Both meadows are anchored by a blue spruce, adding structure and color. There are also blueberry bushes and colorful butterfly bushes. Sargent has planted various coneflowers (Echinacea) a great meadow plant; also, native goldenrod has snuck in and been allowed to stay. “Russian Sage” (Perovskia) adds dashes of purple as does the Nepeta “Six Hills Giant” (catmint). Adding a whimsical touch, Gaura lindheimeri “Belleza” weaves its way through grasses with small dancing blossoms, brightened by yellow splashes of “Black-eyed Susan.” A Kousa dogwood adds grace when four-petaled, white blossoms open out in late spring. “May Queen” Shasta daisies (Leucanthemum x superbum) bounce in the breeze. American native “Joe Pye” (Eupatorium purpurea) has done very well and is a little too happy, says Sargent, who has no qualms about ripping out any plants that become invasive.
“I have lots of ‘Stella d’ Oro’ daylilies (Hemerocallis) and I like another daylily called ‘Hemero Pink,’” Sargent notes. When she needs new plants, she never buys just one—rarely three—but usually five to seven of the same variety—the bigger the pot size, the better. “I’m impatient and I’m what I’d call a frothing gardener,” says Sargent. “There are very few empty spaces, the plants run into each other. It is very informal. I like a natural look.”
Spring is spent tidying up the garden as most plants are left for winter interest. “We leave the leaves in the garden as a winter mulch,” Sargent explains. “In the spring, John weed-whacks the meadow gardens back almost to the ground.” The Sargents do bring in outside help when getting the gardens ready in the spring for a day of weeding, edging the garden, moving John’s cuttings to the compost heap, and laying down 20 yards of mulch.
“Our biggest work time is in April, May, and June,” says Sargent. “I spend a lot of time in the garden, certainly every day, sometimes for five hours, sometimes for two. Then it eases off. In the hot weather, I’m not totally anxious to be out there, but will head out a couple times a week to deadhead.”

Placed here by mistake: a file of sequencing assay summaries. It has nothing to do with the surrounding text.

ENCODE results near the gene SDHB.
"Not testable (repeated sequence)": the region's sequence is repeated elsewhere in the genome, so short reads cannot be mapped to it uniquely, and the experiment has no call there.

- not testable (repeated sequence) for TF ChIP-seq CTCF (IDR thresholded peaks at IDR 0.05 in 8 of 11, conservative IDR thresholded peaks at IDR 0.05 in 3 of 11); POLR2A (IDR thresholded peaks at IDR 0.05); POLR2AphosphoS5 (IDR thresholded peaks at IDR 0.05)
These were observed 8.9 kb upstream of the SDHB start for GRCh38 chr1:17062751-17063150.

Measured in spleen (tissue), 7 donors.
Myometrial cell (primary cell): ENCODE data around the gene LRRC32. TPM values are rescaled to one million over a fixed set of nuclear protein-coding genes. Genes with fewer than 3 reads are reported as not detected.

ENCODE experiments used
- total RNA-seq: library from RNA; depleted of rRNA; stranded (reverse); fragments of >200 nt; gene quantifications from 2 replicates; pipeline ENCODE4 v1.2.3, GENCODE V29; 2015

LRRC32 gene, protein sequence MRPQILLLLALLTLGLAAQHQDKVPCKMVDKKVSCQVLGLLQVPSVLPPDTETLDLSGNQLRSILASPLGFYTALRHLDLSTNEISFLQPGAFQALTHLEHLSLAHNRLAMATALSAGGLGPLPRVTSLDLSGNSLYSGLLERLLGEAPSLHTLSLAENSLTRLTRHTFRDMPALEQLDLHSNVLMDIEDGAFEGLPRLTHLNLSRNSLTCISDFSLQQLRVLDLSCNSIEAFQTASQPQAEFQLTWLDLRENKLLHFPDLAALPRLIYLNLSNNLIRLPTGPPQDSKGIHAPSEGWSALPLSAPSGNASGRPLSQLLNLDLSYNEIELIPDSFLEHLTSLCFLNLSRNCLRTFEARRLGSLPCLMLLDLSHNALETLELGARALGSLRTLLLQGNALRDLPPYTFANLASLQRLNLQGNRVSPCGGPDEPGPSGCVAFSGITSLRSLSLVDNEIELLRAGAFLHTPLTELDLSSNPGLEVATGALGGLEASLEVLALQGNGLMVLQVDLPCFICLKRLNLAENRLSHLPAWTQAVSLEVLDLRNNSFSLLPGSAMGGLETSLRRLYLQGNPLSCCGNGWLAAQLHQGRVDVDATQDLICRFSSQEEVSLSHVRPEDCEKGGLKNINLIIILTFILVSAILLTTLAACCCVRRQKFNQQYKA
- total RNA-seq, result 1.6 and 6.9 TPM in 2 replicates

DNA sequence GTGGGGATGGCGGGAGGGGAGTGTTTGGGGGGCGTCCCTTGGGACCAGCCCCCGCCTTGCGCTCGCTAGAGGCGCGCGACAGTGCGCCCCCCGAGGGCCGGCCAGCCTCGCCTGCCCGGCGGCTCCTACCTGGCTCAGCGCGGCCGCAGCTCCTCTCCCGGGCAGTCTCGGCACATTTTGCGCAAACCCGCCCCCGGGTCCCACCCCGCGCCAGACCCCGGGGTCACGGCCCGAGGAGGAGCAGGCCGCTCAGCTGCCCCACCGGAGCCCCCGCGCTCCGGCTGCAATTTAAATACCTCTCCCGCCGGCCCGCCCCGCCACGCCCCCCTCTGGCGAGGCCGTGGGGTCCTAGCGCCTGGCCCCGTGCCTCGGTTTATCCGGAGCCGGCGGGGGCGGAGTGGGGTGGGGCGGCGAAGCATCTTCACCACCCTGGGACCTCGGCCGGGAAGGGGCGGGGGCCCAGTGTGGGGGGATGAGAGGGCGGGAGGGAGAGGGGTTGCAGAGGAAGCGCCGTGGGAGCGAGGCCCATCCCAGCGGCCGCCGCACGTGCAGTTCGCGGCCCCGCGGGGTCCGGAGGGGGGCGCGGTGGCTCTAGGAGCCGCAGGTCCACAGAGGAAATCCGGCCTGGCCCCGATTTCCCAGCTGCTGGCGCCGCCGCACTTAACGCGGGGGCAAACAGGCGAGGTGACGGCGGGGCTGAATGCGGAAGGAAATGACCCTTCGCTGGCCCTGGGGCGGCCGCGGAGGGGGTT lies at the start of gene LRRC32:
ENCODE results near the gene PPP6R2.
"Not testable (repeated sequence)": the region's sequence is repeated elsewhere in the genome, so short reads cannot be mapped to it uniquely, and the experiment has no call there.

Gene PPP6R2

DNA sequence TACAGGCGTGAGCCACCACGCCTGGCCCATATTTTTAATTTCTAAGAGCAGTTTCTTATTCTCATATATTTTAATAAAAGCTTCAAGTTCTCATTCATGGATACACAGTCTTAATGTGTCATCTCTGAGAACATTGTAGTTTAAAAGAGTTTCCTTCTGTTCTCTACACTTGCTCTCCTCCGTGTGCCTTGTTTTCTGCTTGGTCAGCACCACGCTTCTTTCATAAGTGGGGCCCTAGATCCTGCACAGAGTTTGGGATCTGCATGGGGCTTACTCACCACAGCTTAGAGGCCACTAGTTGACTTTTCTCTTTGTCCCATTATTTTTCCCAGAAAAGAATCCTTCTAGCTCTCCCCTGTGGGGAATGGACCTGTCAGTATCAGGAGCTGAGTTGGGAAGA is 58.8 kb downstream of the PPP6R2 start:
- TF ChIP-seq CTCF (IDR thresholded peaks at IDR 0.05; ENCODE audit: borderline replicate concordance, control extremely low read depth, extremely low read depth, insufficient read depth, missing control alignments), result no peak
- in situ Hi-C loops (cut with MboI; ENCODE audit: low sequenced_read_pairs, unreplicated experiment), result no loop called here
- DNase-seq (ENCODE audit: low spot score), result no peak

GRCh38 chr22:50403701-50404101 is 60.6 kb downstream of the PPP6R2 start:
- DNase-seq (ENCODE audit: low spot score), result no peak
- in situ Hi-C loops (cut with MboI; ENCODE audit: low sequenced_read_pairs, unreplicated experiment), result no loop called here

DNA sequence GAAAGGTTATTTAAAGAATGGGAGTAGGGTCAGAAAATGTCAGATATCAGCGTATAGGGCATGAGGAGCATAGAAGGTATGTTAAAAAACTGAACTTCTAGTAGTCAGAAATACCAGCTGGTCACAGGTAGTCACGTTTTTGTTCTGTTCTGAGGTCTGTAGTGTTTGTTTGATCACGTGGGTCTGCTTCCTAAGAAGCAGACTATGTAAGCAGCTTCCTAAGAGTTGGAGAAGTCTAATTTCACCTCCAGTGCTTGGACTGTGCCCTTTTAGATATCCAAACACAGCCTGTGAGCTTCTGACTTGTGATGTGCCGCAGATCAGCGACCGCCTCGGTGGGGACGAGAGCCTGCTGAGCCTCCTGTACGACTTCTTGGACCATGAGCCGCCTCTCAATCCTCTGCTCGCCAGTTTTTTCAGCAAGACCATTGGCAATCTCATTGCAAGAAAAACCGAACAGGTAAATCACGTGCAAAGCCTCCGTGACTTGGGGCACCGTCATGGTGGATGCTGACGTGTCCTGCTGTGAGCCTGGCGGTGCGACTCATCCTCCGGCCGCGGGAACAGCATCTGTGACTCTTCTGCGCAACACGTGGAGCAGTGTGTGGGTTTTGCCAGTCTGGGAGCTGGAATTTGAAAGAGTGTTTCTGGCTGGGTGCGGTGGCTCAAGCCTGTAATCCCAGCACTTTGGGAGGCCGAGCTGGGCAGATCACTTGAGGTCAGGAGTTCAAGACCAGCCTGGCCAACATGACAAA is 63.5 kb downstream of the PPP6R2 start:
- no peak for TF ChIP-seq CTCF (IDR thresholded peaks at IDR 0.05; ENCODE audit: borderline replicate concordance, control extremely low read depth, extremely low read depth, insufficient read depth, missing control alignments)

Beyond the meadow gardens, graceful borders swing round the house. Sargent has filled the beds with pink “Gumpo” Azalea, the compact Japanese holly Ilex crenata, various Rhododendron, blue Ageratum, autumn-bright Leucothoe fontanesiana shrubs, “Cranesbill” perennial geranium, delicate “Lace Cap” Hydrangea, more Sedum, and lots of “Lady’s Mantle” (Alchemilla mollis) that Sargent cuts for house bouquets. “I love its fragrance and as a cut flower the ‘Lady’s Mantle’ is beautiful,” she says.
The oldest survivors in the garden are the huge Rhododendron. “My mother and father planted those back in the early 60s,” says Sargent, noting that she looks forward to the display of blossoms each spring. New additions to the garden have been added by her son-in-law, David Hawk, president of the landscape architecture firm, Hawk Design. “He is really talented and the nicest guy in the world,” says the proud mother-in-law. “His sense of design is unbelievable. He designed a beautiful rock wall for us and a circle garden filled with annuals.” Sargent is also partial to a planting David created with matching beds of Hydrangea paniculata, under planted with round balls of boxwood and a feathery pink Coreopsis perennial.